Obama creates voting commission


Virginia residents wait in line in the hours before dawn to vote in 2012. (Jim Lo Scalzo -- EPA)

As promised in the State of the Union, President Obama has signed an executive order establishing a voting commission to improve access to and efficiency at the polls, a response to the hours-long lines some voters suffered through in the fall.

The commission will have nine members, appointed by the president. The two co-chairs are the chief lawyers representing the candidates in the 2012 election: Ben Ginsburg of the Mitt Romney campaign and Ben Bauer of the Obama campaign.

Their report is "intended to serve as a best practices guide for state and local election officials to improve voters' experience at the polls under their existing election laws," White House spokesman Josh Earnest said Thursday.

Among other things, the commission will investigate the management and number of polling places, the training and number of poll workers, voting machine technology, provisional and absentee ballot issues and ballot simplicity.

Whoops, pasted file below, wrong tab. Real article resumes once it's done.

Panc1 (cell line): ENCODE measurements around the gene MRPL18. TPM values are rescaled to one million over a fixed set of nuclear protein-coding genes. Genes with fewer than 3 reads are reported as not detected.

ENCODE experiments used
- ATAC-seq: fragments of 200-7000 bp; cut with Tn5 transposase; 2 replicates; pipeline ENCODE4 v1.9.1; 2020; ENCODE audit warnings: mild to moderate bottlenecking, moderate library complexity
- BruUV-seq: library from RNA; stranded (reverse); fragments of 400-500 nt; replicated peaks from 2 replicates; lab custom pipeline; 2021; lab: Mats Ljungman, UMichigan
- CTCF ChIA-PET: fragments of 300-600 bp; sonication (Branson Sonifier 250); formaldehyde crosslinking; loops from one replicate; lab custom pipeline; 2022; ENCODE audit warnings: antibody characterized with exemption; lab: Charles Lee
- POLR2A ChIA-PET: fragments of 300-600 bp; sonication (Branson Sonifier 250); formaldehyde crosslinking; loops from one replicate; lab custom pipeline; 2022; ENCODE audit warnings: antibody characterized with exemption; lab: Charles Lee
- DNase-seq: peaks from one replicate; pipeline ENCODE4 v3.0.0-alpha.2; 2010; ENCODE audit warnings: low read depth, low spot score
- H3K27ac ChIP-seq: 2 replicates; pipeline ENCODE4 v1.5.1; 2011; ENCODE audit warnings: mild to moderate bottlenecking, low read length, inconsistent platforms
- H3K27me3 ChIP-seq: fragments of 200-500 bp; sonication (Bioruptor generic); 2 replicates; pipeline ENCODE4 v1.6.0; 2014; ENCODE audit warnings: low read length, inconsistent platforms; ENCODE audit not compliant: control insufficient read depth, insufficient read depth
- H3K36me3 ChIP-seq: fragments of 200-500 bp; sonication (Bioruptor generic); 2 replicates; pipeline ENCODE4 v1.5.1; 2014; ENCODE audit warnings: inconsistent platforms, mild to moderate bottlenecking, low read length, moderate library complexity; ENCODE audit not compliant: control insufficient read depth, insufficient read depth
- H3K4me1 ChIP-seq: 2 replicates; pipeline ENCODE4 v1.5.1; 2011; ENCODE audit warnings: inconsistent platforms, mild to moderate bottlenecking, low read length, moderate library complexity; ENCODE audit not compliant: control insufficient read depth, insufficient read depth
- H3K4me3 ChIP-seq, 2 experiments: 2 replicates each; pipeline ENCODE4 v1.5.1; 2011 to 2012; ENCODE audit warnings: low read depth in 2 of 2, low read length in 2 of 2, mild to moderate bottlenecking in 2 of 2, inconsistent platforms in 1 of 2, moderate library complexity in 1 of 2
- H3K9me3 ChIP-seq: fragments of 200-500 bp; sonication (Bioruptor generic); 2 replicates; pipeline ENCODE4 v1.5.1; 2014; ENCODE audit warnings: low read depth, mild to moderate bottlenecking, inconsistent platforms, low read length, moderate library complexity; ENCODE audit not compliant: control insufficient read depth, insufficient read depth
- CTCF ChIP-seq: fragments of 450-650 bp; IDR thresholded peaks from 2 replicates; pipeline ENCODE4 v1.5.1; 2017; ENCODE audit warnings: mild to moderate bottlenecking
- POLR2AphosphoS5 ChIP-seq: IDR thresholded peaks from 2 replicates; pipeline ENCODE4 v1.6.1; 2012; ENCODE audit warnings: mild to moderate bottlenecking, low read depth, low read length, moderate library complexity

Obama is asking for a report six months after the group's first meeting. The commission will dissolve 30 days after its final report.

“When any Americans – no matter where they live or what their party – are denied that right simply because they can’t wait for five, six, seven hours just to cast their ballot, we are betraying our ideals,” the president said in his address to Congress. “We can fix this, and we will. The American people demand it. And so does our democracy.”

The commission idea has drawn criticism from both the right and the left. Some conservatives see it as federal government overreach; some liberals dismiss it as a timid approach to a major problem.

Rachel Weiner covers local politics for The Washington Post.
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